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Russian churches building bridges

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Russian churches building bridges

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At an historic meeting in San Francisco the breakaway Russian Orthodox Church Abroad has adopted a resolution to accept the Patriarch in Moscow as its spiritual head. The two sides have been divided since the 1917 communist revolution in Russia. However delegates at the special conference voted to recommend their church keeps its administrative autonomy. Its 12 bishops meet next week to have the final say on the resolution.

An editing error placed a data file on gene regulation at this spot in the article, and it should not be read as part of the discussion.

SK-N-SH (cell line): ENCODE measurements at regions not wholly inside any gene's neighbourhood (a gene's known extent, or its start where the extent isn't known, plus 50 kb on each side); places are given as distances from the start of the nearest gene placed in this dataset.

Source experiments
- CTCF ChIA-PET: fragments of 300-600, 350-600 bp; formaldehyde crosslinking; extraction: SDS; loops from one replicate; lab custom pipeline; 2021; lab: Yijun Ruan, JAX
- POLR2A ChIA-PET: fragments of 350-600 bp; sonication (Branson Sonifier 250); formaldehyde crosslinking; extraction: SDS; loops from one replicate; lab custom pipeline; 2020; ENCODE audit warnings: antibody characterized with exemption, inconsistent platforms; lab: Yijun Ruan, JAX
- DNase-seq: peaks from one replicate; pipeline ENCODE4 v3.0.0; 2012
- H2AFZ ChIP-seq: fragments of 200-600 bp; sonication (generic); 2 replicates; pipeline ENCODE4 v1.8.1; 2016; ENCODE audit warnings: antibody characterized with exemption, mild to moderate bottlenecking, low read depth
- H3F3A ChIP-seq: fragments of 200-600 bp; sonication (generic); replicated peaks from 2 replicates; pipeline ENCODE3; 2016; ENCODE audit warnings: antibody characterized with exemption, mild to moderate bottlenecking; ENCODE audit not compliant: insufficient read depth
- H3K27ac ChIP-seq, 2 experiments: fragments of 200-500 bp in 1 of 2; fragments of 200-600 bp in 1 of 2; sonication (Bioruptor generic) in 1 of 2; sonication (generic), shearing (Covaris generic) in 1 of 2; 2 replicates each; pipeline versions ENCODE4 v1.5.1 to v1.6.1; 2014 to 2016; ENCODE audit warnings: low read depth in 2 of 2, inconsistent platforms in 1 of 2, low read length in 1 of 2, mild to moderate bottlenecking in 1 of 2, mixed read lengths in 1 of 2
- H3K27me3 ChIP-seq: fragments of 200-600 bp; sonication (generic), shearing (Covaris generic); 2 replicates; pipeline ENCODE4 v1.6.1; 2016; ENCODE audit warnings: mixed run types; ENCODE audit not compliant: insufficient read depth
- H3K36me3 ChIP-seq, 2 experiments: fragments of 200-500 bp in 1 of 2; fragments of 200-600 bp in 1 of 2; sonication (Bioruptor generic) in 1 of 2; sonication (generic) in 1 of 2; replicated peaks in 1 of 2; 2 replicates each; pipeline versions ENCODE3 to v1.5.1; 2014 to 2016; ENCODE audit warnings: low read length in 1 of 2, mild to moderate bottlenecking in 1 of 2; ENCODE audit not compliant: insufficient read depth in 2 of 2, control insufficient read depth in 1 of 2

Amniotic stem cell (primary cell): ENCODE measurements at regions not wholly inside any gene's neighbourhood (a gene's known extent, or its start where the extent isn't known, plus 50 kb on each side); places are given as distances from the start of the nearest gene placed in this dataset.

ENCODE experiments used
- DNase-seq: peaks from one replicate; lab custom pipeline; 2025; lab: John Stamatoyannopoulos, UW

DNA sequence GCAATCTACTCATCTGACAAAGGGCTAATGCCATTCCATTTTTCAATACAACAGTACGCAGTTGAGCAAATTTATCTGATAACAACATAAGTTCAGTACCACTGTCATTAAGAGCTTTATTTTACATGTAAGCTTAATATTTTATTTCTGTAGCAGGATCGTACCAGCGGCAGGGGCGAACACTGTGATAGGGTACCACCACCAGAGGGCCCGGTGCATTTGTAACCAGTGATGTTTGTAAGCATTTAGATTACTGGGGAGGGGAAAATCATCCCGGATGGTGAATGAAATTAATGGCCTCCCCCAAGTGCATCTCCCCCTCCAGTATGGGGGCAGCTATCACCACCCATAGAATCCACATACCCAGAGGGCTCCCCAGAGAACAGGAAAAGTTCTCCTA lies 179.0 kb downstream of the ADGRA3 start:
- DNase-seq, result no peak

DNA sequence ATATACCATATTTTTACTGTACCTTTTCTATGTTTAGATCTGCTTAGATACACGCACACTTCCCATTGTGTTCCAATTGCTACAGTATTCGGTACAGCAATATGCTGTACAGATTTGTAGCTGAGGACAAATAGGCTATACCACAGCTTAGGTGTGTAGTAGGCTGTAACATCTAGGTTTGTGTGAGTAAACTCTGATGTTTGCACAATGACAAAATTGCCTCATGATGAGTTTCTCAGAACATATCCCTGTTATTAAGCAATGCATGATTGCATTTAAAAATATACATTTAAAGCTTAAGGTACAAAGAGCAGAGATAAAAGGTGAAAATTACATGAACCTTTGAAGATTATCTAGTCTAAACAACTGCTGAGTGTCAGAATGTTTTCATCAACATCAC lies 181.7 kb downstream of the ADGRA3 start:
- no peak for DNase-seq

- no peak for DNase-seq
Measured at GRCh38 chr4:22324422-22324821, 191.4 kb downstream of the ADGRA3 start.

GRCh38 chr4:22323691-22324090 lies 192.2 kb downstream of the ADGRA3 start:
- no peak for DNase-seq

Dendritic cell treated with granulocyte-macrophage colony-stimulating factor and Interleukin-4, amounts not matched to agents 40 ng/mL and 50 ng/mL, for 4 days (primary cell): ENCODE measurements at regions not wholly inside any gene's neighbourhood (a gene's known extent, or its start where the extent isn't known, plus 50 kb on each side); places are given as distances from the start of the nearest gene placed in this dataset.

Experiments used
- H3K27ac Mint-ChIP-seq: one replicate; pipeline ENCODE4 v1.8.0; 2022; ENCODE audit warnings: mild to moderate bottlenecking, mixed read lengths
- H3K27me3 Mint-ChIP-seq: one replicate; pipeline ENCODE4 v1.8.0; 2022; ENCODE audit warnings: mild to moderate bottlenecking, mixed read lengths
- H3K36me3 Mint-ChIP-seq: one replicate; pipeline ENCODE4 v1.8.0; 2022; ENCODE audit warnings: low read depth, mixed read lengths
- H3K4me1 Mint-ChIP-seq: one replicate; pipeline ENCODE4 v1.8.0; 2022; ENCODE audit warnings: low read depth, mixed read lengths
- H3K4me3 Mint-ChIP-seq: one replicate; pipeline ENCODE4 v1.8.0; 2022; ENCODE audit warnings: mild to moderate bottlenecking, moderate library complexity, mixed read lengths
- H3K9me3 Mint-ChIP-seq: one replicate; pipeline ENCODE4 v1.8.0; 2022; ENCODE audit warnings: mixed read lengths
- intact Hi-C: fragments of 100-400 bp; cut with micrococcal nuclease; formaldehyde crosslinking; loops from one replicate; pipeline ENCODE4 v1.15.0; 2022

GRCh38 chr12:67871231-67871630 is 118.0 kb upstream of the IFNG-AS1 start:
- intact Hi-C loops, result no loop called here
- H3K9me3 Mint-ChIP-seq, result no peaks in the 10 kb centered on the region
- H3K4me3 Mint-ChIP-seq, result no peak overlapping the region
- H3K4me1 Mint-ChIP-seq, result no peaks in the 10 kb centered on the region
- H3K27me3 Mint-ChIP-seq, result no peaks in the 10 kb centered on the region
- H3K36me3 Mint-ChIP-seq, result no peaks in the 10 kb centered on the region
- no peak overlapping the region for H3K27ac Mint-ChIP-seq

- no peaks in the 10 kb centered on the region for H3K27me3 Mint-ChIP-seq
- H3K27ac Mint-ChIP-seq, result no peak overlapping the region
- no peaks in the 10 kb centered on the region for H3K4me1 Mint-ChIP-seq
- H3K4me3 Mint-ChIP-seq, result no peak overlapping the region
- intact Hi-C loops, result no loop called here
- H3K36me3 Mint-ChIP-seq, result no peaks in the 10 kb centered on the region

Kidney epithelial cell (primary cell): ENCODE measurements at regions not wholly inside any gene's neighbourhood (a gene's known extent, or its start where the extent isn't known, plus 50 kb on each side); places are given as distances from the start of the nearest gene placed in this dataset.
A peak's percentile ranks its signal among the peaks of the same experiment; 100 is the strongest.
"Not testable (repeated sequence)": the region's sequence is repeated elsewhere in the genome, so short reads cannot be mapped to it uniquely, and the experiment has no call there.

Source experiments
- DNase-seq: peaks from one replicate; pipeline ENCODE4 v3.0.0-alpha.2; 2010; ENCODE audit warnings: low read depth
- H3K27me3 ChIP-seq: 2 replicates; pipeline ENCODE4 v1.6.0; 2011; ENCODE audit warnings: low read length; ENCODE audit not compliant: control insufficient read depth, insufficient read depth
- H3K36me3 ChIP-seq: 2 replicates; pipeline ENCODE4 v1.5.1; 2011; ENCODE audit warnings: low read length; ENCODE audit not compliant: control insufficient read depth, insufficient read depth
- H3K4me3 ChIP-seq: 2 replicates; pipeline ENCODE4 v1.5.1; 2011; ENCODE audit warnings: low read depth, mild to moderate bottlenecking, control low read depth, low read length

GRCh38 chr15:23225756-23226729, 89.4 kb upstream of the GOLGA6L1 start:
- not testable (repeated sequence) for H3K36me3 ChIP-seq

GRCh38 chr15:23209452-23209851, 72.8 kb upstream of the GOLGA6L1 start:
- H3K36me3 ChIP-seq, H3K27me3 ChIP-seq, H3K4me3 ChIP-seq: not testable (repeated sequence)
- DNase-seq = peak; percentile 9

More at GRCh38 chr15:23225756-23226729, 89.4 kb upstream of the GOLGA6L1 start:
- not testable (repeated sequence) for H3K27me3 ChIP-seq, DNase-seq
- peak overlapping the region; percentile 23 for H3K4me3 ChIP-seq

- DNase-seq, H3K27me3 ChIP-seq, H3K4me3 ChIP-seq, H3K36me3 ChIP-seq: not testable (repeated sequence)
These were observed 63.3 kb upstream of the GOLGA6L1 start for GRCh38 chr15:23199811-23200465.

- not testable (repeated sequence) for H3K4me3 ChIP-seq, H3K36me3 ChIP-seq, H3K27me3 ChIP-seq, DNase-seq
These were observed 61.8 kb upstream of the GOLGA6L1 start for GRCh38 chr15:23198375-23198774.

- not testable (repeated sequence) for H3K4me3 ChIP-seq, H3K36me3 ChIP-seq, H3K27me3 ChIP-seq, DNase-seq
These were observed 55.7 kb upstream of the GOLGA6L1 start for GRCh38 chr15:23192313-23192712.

Heading the negotiations for the exiled church was Father Alexander. “The times of a separate, completely cut-off existence of the Russian Church Abroad are now over,” he said. Throughout Soviet rule the exile church considered the Moscow Patriarchate a tool of the state and the secret police. Feelings were so strong that it has taken 15 years since the fall of communism for spiritual reconciliation to take place. Some exile church officials remain suspicious of Moscow church head Patriarch Alexiy II, claiming he once had links to the KGB. Alexiy has sought to heal the rift in recent years, apologising for past transgressions and resolving some theological differences. Moscow canonized the last czar who was shot by the Bolsheviks — sainthood that was long demanded by the Church Abroad. Some issues still remain unresolved, including what to do in cities where both churches have a presence.